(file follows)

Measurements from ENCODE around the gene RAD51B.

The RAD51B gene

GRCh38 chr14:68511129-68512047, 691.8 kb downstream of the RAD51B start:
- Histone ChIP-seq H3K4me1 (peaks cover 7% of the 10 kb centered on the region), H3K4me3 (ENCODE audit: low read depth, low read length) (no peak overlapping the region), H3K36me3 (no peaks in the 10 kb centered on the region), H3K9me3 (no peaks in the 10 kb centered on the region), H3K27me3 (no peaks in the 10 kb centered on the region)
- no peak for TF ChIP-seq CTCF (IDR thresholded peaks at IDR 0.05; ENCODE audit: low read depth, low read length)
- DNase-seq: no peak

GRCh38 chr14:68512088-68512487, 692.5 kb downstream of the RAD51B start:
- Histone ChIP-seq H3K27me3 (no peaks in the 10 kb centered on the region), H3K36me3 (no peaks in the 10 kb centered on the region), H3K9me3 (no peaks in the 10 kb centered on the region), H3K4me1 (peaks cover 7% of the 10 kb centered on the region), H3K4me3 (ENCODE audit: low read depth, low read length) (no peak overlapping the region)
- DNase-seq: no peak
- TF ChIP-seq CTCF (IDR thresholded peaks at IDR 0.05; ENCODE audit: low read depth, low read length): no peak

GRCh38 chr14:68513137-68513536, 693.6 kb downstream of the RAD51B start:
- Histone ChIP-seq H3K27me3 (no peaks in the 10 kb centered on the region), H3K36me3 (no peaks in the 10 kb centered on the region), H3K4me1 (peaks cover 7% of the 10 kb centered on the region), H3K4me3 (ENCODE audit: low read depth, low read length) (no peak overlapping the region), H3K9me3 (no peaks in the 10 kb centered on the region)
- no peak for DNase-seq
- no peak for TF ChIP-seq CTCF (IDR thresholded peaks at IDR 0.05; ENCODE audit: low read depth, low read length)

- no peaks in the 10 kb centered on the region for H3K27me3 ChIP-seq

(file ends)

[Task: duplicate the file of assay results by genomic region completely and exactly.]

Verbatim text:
Measurements from ENCODE around the gene RAD51B.

The RAD51B gene

GRCh38 chr14:68511129-68512047, 691.8 kb downstream of the RAD51B start:
- Histone ChIP-seq H3K4me1 (peaks cover 7% of the 10 kb centered on the region), H3K4me3 (ENCODE audit: low read depth, low read length) (no peak overlapping the region), H3K36me3 (no peaks in the 10 kb centered on the region), H3K9me3 (no peaks in the 10 kb centered on the region), H3K27me3 (no peaks in the 10 kb centered on the region)
- no peak for TF ChIP-seq CTCF (IDR thresholded peaks at IDR 0.05; ENCODE audit: low read depth, low read length)
- DNase-seq: no peak

GRCh38 chr14:68512088-68512487, 692.5 kb downstream of the RAD51B start:
- Histone ChIP-seq H3K27me3 (no peaks in the 10 kb centered on the region), H3K36me3 (no peaks in the 10 kb centered on the region), H3K9me3 (no peaks in the 10 kb centered on the region), H3K4me1 (peaks cover 7% of the 10 kb centered on the region), H3K4me3 (ENCODE audit: low read depth, low read length) (no peak overlapping the region)
- DNase-seq: no peak
- TF ChIP-seq CTCF (IDR thresholded peaks at IDR 0.05; ENCODE audit: low read depth, low read length): no peak

GRCh38 chr14:68513137-68513536, 693.6 kb downstream of the RAD51B start:
- Histone ChIP-seq H3K27me3 (no peaks in the 10 kb centered on the region), H3K36me3 (no peaks in the 10 kb centered on the region), H3K4me1 (peaks cover 7% of the 10 kb centered on the region), H3K4me3 (ENCODE audit: low read depth, low read length) (no peak overlapping the region), H3K9me3 (no peaks in the 10 kb centered on the region)
- no peak for DNase-seq
- no peak for TF ChIP-seq CTCF (IDR thresholded peaks at IDR 0.05; ENCODE audit: low read depth, low read length)

- no peaks in the 10 kb centered on the region for H3K27me3 ChIP-seq